Lydia Perceval was - apparently - a charming and gifted woman. As a successful biographer, she led a privileged and comfortable life in her well-ordered, luxurious country-cottage. She felt terribly sorry for her sister, married to an unemployed drunk, mother of two sons, both of whom had loved their adorable Aunt Lydia much more than their parents. Lydia had a way with young people, particularly boys. She knew how to bring out the best in them. As it happened, her sister's two boys had proved something of a disappointment - Maurice had demeaned himself by going to work in television, and Gavin, the best, had died a hero in the Falklands War. Lydia felt a little lost without some young people to groom into greatness. And then she met the Bellingham boys.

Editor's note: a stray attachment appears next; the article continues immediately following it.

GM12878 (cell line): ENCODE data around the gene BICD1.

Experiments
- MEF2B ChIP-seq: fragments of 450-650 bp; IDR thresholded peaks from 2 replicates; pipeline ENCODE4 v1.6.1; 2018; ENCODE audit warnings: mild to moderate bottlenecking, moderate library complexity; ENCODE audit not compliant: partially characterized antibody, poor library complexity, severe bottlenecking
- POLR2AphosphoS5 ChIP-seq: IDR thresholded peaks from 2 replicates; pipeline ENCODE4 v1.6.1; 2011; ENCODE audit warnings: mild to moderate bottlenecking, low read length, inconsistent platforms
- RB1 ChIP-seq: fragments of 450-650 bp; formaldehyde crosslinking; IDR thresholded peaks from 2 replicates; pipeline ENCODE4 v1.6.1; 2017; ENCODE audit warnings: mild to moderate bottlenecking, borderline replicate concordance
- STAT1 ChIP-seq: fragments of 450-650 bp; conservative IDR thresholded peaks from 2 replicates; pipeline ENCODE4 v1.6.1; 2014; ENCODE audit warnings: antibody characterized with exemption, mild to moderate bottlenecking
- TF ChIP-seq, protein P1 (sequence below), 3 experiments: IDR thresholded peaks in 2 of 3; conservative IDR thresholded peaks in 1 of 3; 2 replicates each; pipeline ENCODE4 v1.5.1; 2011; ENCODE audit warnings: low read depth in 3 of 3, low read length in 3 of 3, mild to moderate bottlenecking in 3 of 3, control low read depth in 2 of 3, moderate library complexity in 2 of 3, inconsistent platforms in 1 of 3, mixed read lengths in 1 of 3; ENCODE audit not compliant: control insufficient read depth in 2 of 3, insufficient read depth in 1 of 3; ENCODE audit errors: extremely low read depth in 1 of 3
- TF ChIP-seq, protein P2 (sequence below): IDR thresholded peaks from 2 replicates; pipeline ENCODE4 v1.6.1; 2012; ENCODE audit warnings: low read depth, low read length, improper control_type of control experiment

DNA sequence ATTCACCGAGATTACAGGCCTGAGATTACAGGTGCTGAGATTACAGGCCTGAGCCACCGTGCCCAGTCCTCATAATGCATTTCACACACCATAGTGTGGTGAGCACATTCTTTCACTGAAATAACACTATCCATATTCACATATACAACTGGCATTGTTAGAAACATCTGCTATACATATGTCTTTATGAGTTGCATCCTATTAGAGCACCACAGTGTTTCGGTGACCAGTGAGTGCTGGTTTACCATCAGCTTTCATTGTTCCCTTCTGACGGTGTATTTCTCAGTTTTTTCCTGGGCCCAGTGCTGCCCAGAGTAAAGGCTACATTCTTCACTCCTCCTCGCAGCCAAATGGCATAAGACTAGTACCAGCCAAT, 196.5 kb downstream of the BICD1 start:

It was like a reply of the past, two bright young boys, one dark, one fair, just waiting for Lydia to take over their lives. But before she could do so, Lydia was strangled.
The motives were subtle, obscure. And there were very few clues. But as Superintendent Mike Oddie started his investigations, he began to suspect that quite a few people hadn't liked the charming Lydia Perceval at all.
'Barnard's three-card trickster's skill for deception is deftly demonstrated' Guardian
'Barnard not only creates an array of sharply etched characters whom he manipulates like a virtuoso puppet-master, he manipulates the reader as well . . . the solution is a classic' Scotsman
'Witty, guileful, and hairy to the end' John Coleman, Sunday Times